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In a rapidly growing company, we have a number of mostly linux servers (ubuntu and debian ), and we are moving to AD for user management, access control, etc.. I've set a test server up to authenticate against AD using realmd/sssd. As part of this process, following a guide/wizard, the AD server became an authoritative DNS server for our main public domain example.com (I hope I'm saying that correctly, it's new to me). But it created a DNS server for our main domain example.com with an SOA; I think it does this because it needs to send out an SRV record). However, we already have a dns server (using dnsmasq) that we use internally, and it has its own SOA, of course. Our domain internally is our main public domain.

Is this strictly necessary, and if not, how can I configure AD to forward all DNS requests for example.com to our internal nameserver, while still creating and broadcasting the SRV record, which I'm pretty sure is what makes realmd and/or sssd work.

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This is a problem that can arise and it needs careful planning.

It is best practice to use a real existing DNS zone as your internal AD zone. This prevents conflicts with real-world external resources. As Esa suggests you can use a sub-domain to achieve this and this can help to prevent conflicts with, for instance, the public facing DNS you are running for your own public resources. You do not want your internal DNS to have different records to your public DNS for things like 'www.example.com'. This Microsoft article is a good overview of the 'split-brain' DNS scenario and how to handle it.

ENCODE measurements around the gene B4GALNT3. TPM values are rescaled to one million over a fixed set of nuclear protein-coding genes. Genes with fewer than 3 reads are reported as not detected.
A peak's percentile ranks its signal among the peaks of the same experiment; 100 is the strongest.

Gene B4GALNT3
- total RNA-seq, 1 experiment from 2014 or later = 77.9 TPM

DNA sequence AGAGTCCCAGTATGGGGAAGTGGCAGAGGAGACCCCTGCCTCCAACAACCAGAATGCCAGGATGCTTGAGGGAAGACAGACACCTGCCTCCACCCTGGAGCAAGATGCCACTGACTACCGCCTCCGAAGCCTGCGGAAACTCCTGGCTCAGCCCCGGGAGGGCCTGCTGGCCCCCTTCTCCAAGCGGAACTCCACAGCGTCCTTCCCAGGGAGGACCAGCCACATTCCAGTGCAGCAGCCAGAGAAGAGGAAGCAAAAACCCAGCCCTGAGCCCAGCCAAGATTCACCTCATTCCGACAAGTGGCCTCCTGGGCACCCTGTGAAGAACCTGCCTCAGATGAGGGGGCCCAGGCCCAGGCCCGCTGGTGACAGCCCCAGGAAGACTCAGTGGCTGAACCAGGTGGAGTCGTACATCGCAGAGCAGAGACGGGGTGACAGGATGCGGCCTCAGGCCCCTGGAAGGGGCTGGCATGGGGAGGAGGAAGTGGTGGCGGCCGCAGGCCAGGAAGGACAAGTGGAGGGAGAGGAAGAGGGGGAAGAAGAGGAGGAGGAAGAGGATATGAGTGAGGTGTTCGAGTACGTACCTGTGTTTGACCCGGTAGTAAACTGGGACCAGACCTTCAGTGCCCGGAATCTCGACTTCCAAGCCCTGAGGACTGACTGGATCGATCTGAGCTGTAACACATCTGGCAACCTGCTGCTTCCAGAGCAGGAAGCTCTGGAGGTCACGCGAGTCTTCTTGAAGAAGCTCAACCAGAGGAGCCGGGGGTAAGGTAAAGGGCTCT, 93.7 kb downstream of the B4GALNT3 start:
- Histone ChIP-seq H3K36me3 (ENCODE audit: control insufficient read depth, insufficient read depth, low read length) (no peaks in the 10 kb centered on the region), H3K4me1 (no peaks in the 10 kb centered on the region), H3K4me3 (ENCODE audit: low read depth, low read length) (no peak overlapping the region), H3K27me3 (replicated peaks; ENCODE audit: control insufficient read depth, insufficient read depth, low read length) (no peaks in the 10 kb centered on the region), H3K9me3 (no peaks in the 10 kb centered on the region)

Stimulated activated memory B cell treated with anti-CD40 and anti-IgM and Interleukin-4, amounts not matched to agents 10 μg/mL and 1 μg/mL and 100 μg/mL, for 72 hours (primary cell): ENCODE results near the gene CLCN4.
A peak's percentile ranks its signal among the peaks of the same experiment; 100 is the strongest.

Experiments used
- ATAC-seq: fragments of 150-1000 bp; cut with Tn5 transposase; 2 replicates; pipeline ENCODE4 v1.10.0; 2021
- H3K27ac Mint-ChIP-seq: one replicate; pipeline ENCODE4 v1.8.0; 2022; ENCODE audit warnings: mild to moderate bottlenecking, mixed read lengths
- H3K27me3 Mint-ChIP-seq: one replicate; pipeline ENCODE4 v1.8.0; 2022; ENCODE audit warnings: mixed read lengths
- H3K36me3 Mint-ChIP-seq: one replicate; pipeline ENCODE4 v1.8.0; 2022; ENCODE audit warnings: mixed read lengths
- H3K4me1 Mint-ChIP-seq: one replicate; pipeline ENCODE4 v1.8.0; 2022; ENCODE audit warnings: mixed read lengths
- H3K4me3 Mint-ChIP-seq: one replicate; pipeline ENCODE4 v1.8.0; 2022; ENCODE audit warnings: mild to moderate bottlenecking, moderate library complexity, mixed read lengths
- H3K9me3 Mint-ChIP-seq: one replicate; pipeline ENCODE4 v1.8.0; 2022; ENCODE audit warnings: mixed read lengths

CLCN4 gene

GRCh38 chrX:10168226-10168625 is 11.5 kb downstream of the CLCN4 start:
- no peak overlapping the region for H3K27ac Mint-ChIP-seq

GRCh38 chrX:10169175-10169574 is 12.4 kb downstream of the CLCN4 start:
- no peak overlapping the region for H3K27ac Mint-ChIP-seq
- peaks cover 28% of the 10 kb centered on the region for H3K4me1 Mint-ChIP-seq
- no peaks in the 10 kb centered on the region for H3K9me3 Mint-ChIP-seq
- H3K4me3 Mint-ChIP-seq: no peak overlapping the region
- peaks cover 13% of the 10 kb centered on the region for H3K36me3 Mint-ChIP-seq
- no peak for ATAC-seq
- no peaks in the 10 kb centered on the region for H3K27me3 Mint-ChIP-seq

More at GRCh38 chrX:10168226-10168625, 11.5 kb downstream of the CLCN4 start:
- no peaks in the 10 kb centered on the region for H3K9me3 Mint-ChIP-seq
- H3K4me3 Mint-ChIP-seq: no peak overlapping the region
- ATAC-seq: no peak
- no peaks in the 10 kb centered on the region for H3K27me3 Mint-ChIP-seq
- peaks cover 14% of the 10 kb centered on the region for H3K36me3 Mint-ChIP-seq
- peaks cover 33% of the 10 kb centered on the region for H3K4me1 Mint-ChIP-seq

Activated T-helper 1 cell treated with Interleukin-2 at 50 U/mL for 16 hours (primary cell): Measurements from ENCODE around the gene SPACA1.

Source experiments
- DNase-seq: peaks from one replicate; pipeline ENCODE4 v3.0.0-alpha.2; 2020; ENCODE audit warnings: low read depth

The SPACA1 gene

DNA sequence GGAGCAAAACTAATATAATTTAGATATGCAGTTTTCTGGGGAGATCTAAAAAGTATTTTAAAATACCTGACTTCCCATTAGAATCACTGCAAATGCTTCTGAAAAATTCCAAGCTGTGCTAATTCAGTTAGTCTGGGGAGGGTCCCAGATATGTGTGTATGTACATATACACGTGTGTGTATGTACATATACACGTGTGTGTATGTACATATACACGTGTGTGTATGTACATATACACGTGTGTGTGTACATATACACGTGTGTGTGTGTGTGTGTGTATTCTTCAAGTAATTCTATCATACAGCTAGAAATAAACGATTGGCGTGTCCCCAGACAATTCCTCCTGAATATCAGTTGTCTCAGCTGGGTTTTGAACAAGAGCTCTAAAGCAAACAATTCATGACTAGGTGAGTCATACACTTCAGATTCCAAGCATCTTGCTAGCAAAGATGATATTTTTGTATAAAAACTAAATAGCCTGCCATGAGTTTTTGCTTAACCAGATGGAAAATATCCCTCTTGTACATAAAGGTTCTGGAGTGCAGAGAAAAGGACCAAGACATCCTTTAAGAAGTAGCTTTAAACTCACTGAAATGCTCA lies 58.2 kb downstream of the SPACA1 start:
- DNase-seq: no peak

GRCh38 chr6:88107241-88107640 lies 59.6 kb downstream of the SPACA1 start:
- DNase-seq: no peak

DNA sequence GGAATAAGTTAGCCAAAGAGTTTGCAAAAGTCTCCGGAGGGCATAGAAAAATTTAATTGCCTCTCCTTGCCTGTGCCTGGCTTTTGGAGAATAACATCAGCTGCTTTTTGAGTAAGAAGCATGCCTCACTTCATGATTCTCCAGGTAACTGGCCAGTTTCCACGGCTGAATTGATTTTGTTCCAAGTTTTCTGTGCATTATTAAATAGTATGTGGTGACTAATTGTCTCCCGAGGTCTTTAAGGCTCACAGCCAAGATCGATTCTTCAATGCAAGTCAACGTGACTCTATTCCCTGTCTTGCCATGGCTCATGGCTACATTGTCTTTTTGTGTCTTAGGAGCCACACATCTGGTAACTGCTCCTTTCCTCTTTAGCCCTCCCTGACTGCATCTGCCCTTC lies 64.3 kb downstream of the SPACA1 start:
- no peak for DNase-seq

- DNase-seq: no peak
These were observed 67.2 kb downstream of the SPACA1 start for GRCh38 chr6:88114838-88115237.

It is fully supported to not use the Microsoft DNS server when installing DNS. This Stack Overflow article explains in detail how to use an external (non-Windows) DNS to host all your AD zone information.

So, you should choose your main internal domain name carefully - probably avoiding 'example.com' if that is your main public-facing domain. Then you should choose whether the AD zone is going to be the same as this or different - perhaps a sub-domain, but this optional.

There is no absolute answer to what is best, but here is a suggestion:

example.com - public-facing zone example.net - internal zone (purchased from appropriate registrar) ad.example.net - internal AD zone

It is also possible that your question is answered by sharing the exact same zone for 'normal' internal use and AD use, and using your existing non-Microsoft DNS server.

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